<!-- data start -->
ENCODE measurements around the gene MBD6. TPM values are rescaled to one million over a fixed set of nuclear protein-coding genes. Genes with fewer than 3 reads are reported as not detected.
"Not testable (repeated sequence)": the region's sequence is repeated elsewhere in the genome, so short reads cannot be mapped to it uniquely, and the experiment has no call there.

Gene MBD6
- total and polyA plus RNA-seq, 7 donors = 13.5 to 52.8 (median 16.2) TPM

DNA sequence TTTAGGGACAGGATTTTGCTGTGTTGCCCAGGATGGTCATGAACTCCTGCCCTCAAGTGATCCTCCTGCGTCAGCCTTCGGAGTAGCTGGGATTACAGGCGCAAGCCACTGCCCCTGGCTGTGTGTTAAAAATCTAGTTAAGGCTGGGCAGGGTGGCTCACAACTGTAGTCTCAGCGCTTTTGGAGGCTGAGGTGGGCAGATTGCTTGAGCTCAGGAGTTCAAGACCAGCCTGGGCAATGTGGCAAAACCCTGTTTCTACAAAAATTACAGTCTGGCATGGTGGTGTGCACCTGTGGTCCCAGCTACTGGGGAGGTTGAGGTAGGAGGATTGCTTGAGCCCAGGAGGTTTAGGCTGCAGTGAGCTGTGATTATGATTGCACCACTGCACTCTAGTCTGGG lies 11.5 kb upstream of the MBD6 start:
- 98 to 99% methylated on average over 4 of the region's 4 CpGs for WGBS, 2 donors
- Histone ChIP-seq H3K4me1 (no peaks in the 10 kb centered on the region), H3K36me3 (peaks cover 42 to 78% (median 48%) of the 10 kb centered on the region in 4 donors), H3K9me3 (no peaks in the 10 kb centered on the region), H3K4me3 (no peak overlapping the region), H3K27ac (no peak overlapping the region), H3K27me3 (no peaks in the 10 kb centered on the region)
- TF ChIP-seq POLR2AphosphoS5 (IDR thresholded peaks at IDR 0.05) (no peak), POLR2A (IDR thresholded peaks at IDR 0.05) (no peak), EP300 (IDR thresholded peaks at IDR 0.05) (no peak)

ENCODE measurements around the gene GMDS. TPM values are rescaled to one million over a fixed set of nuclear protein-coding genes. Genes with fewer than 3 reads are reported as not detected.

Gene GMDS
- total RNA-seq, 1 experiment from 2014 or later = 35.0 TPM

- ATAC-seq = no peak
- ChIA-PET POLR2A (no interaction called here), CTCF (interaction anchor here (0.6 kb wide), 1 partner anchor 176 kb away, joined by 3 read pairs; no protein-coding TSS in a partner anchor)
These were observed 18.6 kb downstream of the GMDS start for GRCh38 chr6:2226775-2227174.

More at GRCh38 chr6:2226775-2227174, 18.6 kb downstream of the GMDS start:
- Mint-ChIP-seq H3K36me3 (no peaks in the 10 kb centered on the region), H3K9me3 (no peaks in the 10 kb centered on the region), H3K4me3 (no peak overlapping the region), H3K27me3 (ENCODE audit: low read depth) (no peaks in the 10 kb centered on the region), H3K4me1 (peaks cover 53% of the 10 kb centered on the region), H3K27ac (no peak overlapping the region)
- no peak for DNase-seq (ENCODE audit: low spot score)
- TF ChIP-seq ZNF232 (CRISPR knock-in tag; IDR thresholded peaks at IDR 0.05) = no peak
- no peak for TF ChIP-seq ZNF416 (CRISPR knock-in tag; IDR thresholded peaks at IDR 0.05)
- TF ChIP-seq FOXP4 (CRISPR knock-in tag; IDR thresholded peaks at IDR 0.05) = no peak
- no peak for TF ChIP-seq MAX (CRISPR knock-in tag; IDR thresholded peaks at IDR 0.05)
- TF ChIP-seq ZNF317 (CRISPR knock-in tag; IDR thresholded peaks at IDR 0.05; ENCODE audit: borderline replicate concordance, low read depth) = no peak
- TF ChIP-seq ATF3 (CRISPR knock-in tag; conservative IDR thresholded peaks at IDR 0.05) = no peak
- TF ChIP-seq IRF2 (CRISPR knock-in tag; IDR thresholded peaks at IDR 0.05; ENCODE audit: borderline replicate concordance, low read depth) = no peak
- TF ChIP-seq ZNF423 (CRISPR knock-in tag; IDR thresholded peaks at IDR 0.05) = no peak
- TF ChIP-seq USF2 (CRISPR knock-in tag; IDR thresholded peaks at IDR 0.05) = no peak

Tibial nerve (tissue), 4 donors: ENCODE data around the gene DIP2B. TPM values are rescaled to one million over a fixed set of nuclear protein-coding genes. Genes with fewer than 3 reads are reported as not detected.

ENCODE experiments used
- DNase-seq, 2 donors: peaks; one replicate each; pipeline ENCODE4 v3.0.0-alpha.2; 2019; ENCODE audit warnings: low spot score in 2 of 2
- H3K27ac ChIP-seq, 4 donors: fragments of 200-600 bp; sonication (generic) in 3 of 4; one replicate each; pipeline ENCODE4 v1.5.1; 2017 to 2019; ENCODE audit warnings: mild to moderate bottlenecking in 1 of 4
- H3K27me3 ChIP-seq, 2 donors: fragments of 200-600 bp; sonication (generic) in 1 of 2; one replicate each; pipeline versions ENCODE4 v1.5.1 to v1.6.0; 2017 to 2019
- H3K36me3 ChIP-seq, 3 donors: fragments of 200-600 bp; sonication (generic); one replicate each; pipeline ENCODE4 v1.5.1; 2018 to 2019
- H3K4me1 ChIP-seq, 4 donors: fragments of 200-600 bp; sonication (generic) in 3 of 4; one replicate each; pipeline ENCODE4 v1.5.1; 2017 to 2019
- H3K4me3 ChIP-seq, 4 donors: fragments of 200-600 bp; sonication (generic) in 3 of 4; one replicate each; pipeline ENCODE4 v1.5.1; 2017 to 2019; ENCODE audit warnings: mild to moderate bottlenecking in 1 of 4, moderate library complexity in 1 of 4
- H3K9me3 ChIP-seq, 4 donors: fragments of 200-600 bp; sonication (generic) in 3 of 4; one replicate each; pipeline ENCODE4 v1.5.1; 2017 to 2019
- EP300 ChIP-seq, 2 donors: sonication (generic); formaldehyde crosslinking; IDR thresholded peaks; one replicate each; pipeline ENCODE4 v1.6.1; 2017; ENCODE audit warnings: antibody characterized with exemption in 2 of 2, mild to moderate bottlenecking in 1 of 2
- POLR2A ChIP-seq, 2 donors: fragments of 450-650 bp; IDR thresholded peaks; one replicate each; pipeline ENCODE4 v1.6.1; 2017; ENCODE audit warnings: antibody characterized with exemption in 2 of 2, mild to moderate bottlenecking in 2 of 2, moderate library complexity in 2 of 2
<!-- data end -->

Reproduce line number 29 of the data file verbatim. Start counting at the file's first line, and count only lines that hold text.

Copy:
- DNase-seq, 2 donors: peaks; one replicate each; pipeline ENCODE4 v3.0.0-alpha.2; 2019; ENCODE audit warnings: low spot score in 2 of 2